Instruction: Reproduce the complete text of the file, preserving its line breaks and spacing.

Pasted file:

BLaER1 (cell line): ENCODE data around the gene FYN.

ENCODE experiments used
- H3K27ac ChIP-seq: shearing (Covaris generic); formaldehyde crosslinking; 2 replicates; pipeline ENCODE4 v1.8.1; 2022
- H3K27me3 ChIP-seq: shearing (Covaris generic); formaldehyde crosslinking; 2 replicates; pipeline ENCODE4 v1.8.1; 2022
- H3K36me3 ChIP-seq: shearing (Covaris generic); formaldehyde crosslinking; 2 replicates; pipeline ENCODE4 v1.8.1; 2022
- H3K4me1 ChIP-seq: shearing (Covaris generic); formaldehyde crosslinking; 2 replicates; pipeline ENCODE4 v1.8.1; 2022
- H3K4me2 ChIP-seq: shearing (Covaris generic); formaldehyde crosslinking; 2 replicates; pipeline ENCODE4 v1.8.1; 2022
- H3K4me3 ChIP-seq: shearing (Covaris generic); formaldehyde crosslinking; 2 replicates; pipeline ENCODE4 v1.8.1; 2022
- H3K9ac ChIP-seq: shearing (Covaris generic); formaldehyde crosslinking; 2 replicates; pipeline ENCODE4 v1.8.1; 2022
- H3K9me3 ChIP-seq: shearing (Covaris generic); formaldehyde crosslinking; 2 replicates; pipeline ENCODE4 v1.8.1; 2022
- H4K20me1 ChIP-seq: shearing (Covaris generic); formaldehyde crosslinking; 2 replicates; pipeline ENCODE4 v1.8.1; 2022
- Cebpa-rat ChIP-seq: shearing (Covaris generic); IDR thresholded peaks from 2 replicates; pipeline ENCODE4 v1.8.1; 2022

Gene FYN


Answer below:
BLaER1 (cell line): ENCODE data around the gene FYN.

ENCODE experiments used
- H3K27ac ChIP-seq: shearing (Covaris generic); formaldehyde crosslinking; 2 replicates; pipeline ENCODE4 v1.8.1; 2022
- H3K27me3 ChIP-seq: shearing (Covaris generic); formaldehyde crosslinking; 2 replicates; pipeline ENCODE4 v1.8.1; 2022
- H3K36me3 ChIP-seq: shearing (Covaris generic); formaldehyde crosslinking; 2 replicates; pipeline ENCODE4 v1.8.1; 2022
- H3K4me1 ChIP-seq: shearing (Covaris generic); formaldehyde crosslinking; 2 replicates; pipeline ENCODE4 v1.8.1; 2022
- H3K4me2 ChIP-seq: shearing (Covaris generic); formaldehyde crosslinking; 2 replicates; pipeline ENCODE4 v1.8.1; 2022
- H3K4me3 ChIP-seq: shearing (Covaris generic); formaldehyde crosslinking; 2 replicates; pipeline ENCODE4 v1.8.1; 2022
- H3K9ac ChIP-seq: shearing (Covaris generic); formaldehyde crosslinking; 2 replicates; pipeline ENCODE4 v1.8.1; 2022
- H3K9me3 ChIP-seq: shearing (Covaris generic); formaldehyde crosslinking; 2 replicates; pipeline ENCODE4 v1.8.1; 2022
- H4K20me1 ChIP-seq: shearing (Covaris generic); formaldehyde crosslinking; 2 replicates; pipeline ENCODE4 v1.8.1; 2022
- Cebpa-rat ChIP-seq: shearing (Covaris generic); IDR thresholded peaks from 2 replicates; pipeline ENCODE4 v1.8.1; 2022

Gene FYN